Saturday, November 22, 2014

Objective:  This experiment was conducted to determine how density affects water movement.

Sinker!

1.  Prepare your  materials: salt, 200ml of warm water for your salty ocean water and a half filled clear water (representing freshwater).

2.  Create a mixture of salty water for your ocean.  Make sure that your water is warm enough to dissolve all the salt.  Add more salt until it can no longer be dissolve in your water mixture.  Add food colouring, I used a blue colour to represent the ocean.

3.  Pour your salty water in the bowl of clear water.

4.  Observe the bowl from the side as you pour the water (as your helper pour the salty water).

As you can see the coloured salty water sinks to the bottom of the container, forming waves under the clear water above it.  The salty water (ocean) is more dense than the clear water it will stay under the clear water.

Floater!

Now another experiment we performed was to test how the water density affects the ability of an object to float.  This case, we prepared another salty water (in a big bowl) and a clear water in a separate bowl.  We used a boiled egg, as our test subject.

Drop the egg in the bowl of clear water.  It sank into the bottom of the bowl right away.

Now we tested the same boiled egg in a bowl full of salty water.  Once dropped,  it sank for a second but then it started to float afterwards!! Mavi was in awe!!

In this case, it easier for humans to swim in the ocean because of the higher density of the salty water helps to keep our bodies higher in water :)

Friday, November 21, 2014

Like my Stamp Game sheets that were used in our Static Addition and Dynamic Addition activities?  You can get your copy now by clicking the image below. Or by clicking this link.

For the first page, I printed it multiple times. Then, I cut it in the middle and created a booklet.  For the second page, we used it to practice writing numbers as seen in my Static Addition post.  And the last page, I randomly wrote a number and Mavi has to indicate the correct number of thousands, hundreds, tens and units.

Wednesday, November 19, 2014

I came across this project at Deep Sparkle and decided to try this with Mavi.  I love how simple the project is and it uses basic colour combinations.  Since the project involves the colorwheel, Mavi and I revisited our basic art lessons about colours a few years ago. We talked about the primary and the secondary colours and how the are organised in a wheel type figure so we can easily remember the colour combinations.

Mavi worked on the red, orange, green and yellow combinations, while I painted a blue-violet flower combination.  And here’s how they looked like after we added  black and white paint details.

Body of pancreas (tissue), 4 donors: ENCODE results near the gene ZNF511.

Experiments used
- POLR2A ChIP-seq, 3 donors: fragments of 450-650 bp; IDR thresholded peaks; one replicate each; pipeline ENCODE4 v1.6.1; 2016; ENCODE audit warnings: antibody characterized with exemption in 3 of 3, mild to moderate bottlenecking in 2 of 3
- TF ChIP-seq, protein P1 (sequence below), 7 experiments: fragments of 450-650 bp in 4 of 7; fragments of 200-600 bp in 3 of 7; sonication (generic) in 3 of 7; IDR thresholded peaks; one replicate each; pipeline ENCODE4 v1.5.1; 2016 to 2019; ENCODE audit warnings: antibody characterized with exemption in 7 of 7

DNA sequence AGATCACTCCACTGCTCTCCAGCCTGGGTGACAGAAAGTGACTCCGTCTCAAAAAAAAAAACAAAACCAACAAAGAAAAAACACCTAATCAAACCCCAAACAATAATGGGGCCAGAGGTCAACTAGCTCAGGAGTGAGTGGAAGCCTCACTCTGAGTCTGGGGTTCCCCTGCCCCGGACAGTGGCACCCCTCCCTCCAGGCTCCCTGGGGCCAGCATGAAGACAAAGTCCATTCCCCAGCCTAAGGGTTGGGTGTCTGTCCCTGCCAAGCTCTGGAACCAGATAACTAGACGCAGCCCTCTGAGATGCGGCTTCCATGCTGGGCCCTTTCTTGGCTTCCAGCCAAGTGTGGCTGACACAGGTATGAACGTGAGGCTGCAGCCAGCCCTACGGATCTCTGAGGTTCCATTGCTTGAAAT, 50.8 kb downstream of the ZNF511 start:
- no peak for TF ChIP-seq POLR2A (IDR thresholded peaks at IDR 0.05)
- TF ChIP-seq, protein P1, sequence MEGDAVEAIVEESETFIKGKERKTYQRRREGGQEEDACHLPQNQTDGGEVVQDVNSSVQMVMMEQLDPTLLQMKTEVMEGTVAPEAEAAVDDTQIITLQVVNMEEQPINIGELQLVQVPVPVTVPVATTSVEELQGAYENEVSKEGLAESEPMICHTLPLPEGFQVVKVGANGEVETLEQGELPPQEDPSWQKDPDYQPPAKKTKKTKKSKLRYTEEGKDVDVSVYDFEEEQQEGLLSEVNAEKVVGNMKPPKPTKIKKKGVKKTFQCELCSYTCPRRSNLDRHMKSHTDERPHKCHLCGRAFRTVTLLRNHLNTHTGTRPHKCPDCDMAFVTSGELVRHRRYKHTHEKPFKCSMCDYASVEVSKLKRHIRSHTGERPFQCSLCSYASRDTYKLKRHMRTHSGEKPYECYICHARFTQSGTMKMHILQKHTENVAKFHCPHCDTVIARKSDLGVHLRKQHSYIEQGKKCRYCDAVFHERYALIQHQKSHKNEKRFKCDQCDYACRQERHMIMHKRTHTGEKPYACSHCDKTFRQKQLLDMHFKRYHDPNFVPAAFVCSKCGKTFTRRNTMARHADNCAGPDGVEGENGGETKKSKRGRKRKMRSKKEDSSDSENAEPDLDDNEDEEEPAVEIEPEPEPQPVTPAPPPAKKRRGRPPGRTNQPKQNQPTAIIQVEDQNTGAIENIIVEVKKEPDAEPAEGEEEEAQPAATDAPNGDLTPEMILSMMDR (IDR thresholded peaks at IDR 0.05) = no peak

The flowers turned out really good and the colours were vibrant! You can see these hanging in Mavi’s room as of the moment.

For the details of the projects, click this link from Deep Sparkle.

Monday, November 17, 2014

Our dynamic addition starts with a brief discussion of what makes a 10 using a unit (1’s), 100 using 10’s and a 1000 using 100’s.  This is a visual presentation of smaller units that we can group together to form a bigger units.  From here, I told Mavi that whenever he encounters this when he plays Stamp Game, all he needed to do was to “substitute” the group with a bigger value.

The concept of dynamic addition in Montessori is the same whether you use golden beads, stamp game or bead frame.  Here’s how we do it:

• [Top left photo] Mavi would take out a strip of paper with a written equation and copies it in our booklet.  [Top left photo]
• [Top right photo] He would layout all the stamps according to the equation.  Then perform the addition by combining the two sets. See our Static Addition for this.
• [Lower left photo]  Count the stamps starting from the unit’s place value. He counted 13 units, grouped the 10 units (green) and replaced it with a 10 (blue).  As you can see, he was confused at first he put the 10 (blue) in the units area.  This I emphasized that he has to place it on the correct area in the place value mat.
• [Top right photo]  He recorded the sum after he worked on the tens and hundreds, applying the same concept of regrouping.

Note:  Mavi has memorized a lot of number pair in addition.  Most of the time he doesn’t use the stamps or beads, he automatically do the addition work.  Sometimes he would start on the thousands going down to the units. I have to explain that he always need to start from the smallest unit.  This is because he will produce an incorrect sum once the equation is dynamic.  That is the number changes (addends) because of the regrouping.  And he understood this somehow when finished a few equation strips.

Well, that’s all for dynamic addition for now.  This is just an introductory to my 6 years old.  We’ll practice more of this next year.